Friday, September 03, 2004

The New York Times > Opinion > Op-Ed Columnist: Heads in the Sand

The New York Times > Opinion > Op-Ed Columnist: Heads in the Sand: "When asked this week on CNN how long the U.S. military is likely to remain in Iraq, Senator John McCain replied 'probably' 10 or 20 years. 'That's not so bad,' he said, adding, 'We've been in Korea for 50 years. We've been in West Germany for 50 years.'

Reporters have come to expect candor from Senator McCain, and in this case he didn't disappoint. But there weren't any speakers mounting the podium at the Republican National Convention to hammer home the message that G.I.'s would be in Iraq for a decade or two.

That's not the understanding most Americans had when this wretched war was sold to them, and it's not the view most Americans hold now."

If Senator McCain is correct (and the belief in official Washington is that he is), then boys and girls who are 5 or 10 years old now will get their chance in 2015 or 2020 to strap on the Kevlar and engage the Iraqi "insurgents" who, like the indigenous forces we fought in Vietnam, will never accept the occupation of their country by America.

Marcina Hale, a protester who came to New York this week from suburban Westport, Conn., said she has two teenage boys and that Iraq "is not a war that I'm willing to send my sons to." As the years pass and the casualties mount, that sentiment will only grow.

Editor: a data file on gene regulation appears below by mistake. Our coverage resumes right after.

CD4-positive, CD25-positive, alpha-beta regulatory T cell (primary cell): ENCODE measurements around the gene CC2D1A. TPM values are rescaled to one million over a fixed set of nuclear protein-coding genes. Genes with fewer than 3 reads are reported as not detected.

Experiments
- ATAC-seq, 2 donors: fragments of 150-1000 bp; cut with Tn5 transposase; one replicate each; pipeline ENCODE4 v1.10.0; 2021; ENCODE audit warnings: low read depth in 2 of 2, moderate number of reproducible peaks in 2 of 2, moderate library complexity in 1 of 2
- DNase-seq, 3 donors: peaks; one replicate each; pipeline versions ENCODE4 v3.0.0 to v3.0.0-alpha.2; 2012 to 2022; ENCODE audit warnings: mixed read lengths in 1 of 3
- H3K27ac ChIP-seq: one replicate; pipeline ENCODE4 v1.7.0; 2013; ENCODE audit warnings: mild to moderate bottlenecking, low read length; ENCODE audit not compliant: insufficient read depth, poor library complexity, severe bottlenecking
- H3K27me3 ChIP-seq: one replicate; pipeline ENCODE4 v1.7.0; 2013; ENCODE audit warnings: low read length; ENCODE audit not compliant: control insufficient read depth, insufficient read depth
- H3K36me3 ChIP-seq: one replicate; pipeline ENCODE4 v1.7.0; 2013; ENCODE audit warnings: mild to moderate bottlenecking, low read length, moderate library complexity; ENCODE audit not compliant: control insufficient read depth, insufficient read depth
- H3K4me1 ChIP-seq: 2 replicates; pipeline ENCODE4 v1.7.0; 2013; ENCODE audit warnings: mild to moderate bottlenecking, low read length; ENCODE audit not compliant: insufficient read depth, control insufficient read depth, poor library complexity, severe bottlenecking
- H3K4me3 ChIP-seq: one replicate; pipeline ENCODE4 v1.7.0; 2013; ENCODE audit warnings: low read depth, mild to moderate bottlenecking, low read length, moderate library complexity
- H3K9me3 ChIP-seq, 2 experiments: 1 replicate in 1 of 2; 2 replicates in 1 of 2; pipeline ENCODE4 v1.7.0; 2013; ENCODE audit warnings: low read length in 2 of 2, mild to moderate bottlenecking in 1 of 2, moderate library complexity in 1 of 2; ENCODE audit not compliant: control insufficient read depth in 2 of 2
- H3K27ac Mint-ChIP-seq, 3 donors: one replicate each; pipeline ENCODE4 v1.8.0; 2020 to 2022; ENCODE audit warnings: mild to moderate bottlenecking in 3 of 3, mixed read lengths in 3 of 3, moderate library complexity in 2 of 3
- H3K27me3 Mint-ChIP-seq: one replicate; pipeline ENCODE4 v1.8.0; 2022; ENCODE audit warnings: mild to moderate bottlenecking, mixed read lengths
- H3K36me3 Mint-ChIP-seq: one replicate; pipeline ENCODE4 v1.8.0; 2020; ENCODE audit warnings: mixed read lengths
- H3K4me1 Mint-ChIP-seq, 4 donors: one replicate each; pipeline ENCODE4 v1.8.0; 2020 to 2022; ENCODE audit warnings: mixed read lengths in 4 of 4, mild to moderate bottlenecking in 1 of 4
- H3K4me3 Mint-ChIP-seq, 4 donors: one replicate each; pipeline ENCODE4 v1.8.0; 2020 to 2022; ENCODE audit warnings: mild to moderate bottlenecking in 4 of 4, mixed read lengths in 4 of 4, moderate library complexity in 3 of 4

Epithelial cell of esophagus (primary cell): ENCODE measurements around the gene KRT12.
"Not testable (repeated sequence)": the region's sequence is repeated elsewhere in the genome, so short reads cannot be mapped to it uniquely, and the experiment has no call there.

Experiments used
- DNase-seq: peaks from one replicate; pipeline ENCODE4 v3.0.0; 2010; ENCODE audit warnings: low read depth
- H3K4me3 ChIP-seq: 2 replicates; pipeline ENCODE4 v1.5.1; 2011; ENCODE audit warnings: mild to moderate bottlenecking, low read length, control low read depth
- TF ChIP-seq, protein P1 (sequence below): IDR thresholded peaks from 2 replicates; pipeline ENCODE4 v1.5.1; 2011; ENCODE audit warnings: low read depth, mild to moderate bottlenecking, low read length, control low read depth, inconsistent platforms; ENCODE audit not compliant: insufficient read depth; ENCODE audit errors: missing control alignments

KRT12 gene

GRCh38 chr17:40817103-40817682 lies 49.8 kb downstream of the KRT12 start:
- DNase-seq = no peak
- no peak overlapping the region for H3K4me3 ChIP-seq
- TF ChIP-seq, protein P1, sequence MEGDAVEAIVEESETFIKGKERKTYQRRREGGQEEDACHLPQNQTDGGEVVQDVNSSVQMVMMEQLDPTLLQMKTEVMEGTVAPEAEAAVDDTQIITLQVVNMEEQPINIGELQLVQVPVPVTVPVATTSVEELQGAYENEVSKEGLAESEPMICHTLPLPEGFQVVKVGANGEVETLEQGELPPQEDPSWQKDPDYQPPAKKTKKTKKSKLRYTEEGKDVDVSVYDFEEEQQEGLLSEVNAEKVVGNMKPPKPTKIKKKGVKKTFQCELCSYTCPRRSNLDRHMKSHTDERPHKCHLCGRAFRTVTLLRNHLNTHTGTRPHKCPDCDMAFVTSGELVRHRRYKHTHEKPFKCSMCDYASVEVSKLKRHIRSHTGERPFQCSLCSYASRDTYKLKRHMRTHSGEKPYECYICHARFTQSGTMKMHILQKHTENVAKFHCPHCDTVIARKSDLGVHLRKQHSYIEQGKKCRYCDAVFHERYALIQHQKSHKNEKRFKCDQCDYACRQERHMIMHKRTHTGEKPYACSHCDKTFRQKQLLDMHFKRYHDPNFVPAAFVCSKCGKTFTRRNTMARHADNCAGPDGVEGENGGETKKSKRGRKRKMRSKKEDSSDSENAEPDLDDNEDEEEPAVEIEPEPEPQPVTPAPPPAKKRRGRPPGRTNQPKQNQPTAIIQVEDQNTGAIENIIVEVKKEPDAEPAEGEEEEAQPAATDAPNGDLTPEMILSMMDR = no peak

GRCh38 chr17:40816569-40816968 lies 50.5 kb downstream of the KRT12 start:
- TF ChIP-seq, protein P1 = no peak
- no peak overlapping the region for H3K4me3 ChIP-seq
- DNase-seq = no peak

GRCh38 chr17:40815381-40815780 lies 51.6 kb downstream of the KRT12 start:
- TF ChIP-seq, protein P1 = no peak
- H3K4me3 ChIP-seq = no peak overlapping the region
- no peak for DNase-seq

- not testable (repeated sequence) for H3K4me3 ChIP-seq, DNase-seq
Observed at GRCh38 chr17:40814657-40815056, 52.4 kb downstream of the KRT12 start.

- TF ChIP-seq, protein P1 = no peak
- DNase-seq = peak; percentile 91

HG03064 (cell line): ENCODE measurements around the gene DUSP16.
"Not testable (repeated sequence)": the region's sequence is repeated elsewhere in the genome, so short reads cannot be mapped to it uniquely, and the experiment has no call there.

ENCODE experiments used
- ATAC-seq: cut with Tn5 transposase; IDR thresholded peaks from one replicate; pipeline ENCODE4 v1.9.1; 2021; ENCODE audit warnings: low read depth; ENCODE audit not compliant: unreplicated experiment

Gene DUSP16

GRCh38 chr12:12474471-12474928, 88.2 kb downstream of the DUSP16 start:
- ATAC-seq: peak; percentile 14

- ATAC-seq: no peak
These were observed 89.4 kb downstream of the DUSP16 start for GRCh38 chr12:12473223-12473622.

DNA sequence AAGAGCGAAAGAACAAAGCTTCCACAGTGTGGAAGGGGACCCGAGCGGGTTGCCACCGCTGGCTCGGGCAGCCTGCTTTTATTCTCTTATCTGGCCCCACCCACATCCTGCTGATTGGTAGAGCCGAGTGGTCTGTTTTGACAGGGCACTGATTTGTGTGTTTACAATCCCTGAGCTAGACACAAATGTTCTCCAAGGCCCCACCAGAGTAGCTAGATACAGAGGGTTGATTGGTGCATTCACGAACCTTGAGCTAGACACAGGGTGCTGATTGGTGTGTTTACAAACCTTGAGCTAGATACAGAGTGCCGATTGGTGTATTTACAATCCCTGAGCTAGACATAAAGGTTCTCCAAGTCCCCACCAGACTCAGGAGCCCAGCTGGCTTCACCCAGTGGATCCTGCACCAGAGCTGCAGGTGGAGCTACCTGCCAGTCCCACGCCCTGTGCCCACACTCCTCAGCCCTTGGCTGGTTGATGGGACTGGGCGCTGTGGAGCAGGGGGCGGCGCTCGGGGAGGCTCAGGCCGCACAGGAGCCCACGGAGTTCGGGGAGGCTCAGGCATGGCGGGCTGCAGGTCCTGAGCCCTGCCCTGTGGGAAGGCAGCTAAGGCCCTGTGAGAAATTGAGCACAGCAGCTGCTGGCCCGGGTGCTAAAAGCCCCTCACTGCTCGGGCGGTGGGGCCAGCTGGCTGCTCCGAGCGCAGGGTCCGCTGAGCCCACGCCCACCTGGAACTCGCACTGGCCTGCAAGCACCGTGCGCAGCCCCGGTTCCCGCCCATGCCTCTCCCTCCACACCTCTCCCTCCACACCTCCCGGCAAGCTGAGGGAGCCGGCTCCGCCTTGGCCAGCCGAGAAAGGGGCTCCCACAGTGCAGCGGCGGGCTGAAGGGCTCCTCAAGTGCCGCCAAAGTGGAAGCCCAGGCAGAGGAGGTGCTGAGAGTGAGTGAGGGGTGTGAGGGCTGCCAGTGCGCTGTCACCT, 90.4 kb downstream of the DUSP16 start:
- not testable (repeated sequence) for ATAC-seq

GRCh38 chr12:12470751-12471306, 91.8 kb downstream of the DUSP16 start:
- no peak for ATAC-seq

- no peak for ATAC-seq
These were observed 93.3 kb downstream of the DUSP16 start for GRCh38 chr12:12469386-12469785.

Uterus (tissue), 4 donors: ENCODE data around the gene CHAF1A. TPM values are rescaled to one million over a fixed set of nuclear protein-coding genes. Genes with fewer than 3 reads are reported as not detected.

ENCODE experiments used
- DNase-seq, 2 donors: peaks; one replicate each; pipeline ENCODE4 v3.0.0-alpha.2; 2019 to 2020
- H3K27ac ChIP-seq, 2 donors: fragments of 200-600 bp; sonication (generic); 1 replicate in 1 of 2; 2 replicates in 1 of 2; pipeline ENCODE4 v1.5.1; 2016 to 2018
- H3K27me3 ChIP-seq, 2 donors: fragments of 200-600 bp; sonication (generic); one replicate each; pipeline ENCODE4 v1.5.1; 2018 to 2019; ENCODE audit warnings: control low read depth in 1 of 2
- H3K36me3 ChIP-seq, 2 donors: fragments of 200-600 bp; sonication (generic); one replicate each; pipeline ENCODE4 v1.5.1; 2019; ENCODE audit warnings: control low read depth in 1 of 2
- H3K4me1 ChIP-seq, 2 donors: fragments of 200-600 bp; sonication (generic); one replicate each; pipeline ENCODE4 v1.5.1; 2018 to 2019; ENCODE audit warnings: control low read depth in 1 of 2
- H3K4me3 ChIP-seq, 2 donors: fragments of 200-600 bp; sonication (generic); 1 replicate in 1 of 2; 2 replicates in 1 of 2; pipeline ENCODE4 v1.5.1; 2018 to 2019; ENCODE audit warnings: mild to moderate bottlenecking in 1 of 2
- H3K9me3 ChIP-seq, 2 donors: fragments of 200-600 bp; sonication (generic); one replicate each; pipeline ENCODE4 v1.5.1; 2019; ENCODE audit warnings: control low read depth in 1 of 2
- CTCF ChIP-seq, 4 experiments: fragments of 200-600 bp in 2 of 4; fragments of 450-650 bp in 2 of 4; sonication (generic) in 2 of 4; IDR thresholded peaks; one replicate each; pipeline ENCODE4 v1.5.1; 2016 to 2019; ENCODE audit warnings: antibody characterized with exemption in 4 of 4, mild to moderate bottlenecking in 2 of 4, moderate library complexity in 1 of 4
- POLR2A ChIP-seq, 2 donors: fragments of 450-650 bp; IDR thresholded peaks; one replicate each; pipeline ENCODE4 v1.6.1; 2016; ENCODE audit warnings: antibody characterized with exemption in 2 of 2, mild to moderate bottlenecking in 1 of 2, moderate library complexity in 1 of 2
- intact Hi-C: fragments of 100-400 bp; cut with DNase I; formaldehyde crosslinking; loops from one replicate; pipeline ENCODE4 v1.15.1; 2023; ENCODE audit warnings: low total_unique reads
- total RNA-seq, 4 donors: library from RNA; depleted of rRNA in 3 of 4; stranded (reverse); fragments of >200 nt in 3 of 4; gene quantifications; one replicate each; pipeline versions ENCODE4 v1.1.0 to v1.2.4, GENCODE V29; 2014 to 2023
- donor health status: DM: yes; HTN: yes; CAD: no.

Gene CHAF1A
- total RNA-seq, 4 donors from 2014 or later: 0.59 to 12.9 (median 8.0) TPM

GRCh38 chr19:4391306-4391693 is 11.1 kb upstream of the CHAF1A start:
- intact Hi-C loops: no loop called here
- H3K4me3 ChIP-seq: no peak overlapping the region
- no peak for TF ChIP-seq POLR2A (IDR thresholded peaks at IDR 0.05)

The truth is always the first casualty of politics. But there was a bigger disconnect than usual between the bizarre, hermetically sealed perspective that was on display in Madison Square Garden this week and the daunting events unfolding without respite in the real world.

Iraq is a mess. While the cartoonish Arnold Schwarzenegger was drawing huge laughs in the Garden and making cracks about economic "girlie men," reports were emerging about the gruesome murder of 12 Nepalese hostages who had traveled to Iraq less than two weeks earlier in search of work.

At the same time, an effort to disarm insurgents in the militant Baghdad slum of Sadr City collapsed, and the death toll among American forces in Iraq continued its relentless climb toward 1,000.

http://www.nytimes.com/2004/09/03/opinion/03herbert.html
con·cept: The New York Times > Opinion > Op-Ed Columnist: Heads in the Sand